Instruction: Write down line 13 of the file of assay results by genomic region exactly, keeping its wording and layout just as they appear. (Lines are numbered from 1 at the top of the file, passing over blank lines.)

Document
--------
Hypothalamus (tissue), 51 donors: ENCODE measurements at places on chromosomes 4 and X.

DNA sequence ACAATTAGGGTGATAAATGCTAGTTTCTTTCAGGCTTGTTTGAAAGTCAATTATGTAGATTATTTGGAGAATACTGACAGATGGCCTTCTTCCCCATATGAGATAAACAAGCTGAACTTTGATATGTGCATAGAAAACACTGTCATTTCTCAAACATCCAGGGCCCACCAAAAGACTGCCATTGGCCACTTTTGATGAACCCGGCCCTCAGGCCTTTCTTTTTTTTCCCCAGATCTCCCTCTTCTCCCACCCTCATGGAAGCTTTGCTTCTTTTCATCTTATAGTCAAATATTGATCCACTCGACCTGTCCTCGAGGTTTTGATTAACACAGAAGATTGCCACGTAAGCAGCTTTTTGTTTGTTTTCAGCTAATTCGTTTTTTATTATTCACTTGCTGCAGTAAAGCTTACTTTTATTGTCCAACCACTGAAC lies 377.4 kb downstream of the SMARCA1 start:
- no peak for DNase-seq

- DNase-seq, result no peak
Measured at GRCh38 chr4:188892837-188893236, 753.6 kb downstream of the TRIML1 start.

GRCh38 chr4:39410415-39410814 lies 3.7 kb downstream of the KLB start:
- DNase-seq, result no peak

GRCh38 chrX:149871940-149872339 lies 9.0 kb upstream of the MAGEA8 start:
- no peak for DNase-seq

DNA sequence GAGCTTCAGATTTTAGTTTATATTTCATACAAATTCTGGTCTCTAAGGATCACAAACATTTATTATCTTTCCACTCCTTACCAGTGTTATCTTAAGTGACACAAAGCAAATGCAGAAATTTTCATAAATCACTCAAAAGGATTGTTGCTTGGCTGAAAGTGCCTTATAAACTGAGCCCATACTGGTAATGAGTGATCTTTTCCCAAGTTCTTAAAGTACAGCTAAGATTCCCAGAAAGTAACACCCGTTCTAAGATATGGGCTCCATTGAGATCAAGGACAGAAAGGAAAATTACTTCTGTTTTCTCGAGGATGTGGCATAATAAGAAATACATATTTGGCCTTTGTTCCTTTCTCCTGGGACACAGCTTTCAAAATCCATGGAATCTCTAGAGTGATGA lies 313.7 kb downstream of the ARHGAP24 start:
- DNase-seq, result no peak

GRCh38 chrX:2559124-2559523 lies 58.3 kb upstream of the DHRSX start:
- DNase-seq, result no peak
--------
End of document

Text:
- DNase-seq, result no peak